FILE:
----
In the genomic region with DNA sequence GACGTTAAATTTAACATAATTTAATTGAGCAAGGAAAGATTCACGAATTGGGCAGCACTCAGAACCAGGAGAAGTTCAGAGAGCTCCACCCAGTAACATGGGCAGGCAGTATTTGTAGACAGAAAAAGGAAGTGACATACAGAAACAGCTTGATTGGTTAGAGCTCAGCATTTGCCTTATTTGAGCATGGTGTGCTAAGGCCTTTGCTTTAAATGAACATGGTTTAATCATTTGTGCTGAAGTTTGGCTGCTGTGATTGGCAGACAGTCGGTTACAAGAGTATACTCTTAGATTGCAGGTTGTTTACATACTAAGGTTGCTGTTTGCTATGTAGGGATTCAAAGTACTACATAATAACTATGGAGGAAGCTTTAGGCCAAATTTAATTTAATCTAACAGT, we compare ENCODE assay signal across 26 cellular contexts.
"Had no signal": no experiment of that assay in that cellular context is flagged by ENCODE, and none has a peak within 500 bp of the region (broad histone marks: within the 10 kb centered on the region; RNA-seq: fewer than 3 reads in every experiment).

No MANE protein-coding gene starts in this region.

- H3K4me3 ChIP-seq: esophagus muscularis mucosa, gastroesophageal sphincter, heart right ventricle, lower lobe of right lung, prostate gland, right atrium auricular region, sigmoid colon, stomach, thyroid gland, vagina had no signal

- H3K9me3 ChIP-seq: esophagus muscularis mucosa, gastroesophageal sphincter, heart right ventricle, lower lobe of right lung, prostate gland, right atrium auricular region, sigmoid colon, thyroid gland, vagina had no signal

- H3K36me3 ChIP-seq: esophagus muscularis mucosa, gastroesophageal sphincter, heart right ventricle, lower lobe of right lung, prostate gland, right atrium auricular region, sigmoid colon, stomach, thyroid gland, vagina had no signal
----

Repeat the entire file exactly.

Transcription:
In the genomic region with DNA sequence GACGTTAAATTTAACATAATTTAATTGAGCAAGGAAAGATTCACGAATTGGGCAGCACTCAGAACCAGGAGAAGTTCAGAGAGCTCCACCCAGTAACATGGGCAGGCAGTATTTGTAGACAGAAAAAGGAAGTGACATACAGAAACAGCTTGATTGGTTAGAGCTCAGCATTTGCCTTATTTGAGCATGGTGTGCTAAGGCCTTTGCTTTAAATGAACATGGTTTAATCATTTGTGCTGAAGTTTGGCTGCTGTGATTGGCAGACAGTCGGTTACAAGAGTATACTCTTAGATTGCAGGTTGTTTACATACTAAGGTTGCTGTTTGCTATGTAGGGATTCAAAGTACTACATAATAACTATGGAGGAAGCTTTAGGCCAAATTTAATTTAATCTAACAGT, we compare ENCODE assay signal across 26 cellular contexts.
"Had no signal": no experiment of that assay in that cellular context is flagged by ENCODE, and none has a peak within 500 bp of the region (broad histone marks: within the 10 kb centered on the region; RNA-seq: fewer than 3 reads in every experiment).

No MANE protein-coding gene starts in this region.

- H3K4me3 ChIP-seq: esophagus muscularis mucosa, gastroesophageal sphincter, heart right ventricle, lower lobe of right lung, prostate gland, right atrium auricular region, sigmoid colon, stomach, thyroid gland, vagina had no signal

- H3K9me3 ChIP-seq: esophagus muscularis mucosa, gastroesophageal sphincter, heart right ventricle, lower lobe of right lung, prostate gland, right atrium auricular region, sigmoid colon, thyroid gland, vagina had no signal

- H3K36me3 ChIP-seq: esophagus muscularis mucosa, gastroesophageal sphincter, heart right ventricle, lower lobe of right lung, prostate gland, right atrium auricular region, sigmoid colon, stomach, thyroid gland, vagina had no signal